Digital historical geography; Pearce

Historical Geography Volume 40 (2012): 33-37. © 2012, Historical Geography Specialty Group, Association of American Geographers.

Digital Historical Geography:
Representation, Archive and Access

Dedicated to the Memory of Aaron Schwartz, 1981-2013

Guest Editor
Margaret Wickens Pearce

Department of Geography
University of Kansas

Depending on your experiences with digital scholarship lately, you are probably opening this issue of Historical Geography with some combination of curiosity, dread, and delight. As this very gesture may be requiring an adjustment of your personal definition of "opening the issue", you may also be wondering what other definitional transformation is imminent, and if that transformation will be an imposition or a gift. As Guest Editor, my job is to deliver it as gift, through collaboration with authors, editors, and publisher. Hopefully, we have done our job.

The reasons that a journal might want to shift to an all-digital format are well-known in terms of their financial and dissemination benefits. Digital publication reduces the financial costs for both publisher and subscriber, the physical burden of limited shelf space, and the environmental travesty of wasted paper. If the digital publication is also open access, there are further potential benefits. Available directly to any individual with an Internet browser and fluency in the language of publication, digital scholarship in open access receives wider dissemination than print scholarship, crossing both international borders as well as the borders between academics and non-academics.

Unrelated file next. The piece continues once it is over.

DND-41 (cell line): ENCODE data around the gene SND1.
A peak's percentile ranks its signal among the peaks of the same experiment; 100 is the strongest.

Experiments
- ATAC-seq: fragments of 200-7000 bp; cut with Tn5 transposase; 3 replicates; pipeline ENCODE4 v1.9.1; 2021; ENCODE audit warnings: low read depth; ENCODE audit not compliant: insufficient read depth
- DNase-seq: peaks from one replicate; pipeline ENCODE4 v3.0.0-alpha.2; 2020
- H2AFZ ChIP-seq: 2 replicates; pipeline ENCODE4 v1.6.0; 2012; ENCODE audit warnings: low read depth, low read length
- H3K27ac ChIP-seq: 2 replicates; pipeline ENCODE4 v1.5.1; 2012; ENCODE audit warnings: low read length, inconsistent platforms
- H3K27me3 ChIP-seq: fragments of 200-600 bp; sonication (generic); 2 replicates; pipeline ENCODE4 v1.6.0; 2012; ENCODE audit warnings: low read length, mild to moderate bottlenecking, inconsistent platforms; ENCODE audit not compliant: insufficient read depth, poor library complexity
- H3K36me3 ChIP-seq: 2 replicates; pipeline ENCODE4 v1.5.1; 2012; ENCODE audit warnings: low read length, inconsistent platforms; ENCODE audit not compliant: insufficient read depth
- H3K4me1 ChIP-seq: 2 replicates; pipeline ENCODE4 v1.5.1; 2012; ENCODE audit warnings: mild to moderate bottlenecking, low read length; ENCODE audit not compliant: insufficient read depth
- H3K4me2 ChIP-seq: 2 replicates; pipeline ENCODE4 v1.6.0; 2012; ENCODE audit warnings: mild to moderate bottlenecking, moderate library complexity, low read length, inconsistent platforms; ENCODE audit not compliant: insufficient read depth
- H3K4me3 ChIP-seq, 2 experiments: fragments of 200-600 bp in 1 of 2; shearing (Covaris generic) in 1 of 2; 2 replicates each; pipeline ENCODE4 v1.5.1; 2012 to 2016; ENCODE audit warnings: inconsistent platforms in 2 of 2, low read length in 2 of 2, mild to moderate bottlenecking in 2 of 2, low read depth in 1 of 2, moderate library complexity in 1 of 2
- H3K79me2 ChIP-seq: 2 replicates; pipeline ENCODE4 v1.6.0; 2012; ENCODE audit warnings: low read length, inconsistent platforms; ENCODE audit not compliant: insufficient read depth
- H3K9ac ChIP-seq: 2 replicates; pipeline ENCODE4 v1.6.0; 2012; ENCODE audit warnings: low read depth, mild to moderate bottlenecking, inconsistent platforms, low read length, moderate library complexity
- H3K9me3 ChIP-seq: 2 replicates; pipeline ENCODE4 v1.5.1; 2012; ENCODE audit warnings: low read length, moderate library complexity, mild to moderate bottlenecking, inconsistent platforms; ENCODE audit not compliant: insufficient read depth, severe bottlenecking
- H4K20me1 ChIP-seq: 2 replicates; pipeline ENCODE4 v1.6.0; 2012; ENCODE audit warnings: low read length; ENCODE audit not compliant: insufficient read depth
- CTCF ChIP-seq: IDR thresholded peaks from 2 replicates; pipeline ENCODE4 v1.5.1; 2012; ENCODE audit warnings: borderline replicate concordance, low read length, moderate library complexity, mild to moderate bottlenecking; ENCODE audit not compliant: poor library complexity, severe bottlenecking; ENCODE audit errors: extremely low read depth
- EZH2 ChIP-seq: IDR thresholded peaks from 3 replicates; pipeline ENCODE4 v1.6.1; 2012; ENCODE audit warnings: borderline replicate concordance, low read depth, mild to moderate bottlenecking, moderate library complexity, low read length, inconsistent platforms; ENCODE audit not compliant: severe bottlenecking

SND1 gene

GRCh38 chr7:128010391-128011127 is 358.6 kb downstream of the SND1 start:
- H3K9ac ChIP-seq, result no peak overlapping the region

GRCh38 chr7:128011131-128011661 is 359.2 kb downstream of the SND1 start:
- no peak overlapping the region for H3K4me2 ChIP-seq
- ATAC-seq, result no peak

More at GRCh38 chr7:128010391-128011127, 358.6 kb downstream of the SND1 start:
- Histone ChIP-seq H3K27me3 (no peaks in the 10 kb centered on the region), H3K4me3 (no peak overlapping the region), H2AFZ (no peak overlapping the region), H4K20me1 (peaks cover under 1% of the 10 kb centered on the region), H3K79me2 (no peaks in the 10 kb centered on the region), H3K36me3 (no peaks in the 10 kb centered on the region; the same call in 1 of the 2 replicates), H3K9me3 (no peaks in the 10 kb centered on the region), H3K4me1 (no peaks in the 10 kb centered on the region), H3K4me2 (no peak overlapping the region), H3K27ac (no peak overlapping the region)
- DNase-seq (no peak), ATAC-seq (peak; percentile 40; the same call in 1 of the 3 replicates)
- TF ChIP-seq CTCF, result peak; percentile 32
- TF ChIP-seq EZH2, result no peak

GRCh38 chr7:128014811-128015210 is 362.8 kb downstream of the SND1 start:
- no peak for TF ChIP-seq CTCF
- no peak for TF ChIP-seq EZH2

There are also clear benefits for the field of geography. As the twenty-first cerntury gathers momentum, geography is seeing a surge in the very kind of research that would greatly benefit from all-digital publication, including such research areas as geohumanities, digital humanities, historical GIS, web-based mapping, and new ontological structures in geodatabase design. This surge has been particularly prevalent in the United States, where new grant lines for digital research in geographical subfields can be found at the National Science Foundation, the National Endowment for the Humanities, and the American Council of Learned Societies, as well as in funding programs at the state and institutional levels. In 2007, the Association of American Geographers launched a major intiative on geohumanities, inspired by a symposium at the University of Virginia and subsequently defined in two edited volumes published by Routledge in 2011. [1] In both volumes, digital practices in historical geography figure prominently. At the 2012 meetings of the AAG, there were seven sessions devoted to geohumanities, as well as [end of page 33] individual papers in digital humanities, multimedia, and creative methodologies, and a full day of special sessions at the New York Public Library on the topic of digital archives, geospatial data and imagery, and geographical research. [2]